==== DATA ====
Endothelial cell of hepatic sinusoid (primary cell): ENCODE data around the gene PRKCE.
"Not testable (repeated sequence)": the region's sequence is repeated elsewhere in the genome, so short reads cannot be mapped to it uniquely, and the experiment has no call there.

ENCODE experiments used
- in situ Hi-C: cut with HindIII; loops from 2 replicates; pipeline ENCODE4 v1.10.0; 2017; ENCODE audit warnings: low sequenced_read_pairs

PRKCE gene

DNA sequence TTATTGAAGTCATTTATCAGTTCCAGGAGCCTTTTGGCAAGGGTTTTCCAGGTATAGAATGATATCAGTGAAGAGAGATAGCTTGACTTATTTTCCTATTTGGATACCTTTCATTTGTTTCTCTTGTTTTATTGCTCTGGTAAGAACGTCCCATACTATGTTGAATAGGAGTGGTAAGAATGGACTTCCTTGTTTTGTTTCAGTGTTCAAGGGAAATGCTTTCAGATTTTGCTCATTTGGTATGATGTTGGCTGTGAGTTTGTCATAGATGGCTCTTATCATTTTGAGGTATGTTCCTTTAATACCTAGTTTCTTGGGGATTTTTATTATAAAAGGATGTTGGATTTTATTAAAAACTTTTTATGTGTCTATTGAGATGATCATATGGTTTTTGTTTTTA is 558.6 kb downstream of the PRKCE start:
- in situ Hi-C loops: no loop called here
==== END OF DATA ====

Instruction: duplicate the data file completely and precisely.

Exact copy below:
Endothelial cell of hepatic sinusoid (primary cell): ENCODE data around the gene PRKCE.
"Not testable (repeated sequence)": the region's sequence is repeated elsewhere in the genome, so short reads cannot be mapped to it uniquely, and the experiment has no call there.

ENCODE experiments used
- in situ Hi-C: cut with HindIII; loops from 2 replicates; pipeline ENCODE4 v1.10.0; 2017; ENCODE audit warnings: low sequenced_read_pairs

PRKCE gene

DNA sequence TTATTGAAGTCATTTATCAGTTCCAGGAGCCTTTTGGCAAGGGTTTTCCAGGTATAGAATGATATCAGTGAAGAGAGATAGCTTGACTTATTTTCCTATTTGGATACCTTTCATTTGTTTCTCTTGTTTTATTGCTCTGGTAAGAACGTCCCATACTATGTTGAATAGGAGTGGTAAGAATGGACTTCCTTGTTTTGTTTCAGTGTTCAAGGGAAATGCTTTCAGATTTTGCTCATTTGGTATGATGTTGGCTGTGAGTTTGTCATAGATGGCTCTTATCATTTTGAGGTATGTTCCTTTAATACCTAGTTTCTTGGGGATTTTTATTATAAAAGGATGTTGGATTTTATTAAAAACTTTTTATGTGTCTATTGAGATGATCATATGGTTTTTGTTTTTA is 558.6 kb downstream of the PRKCE start:
- in situ Hi-C loops: no loop called here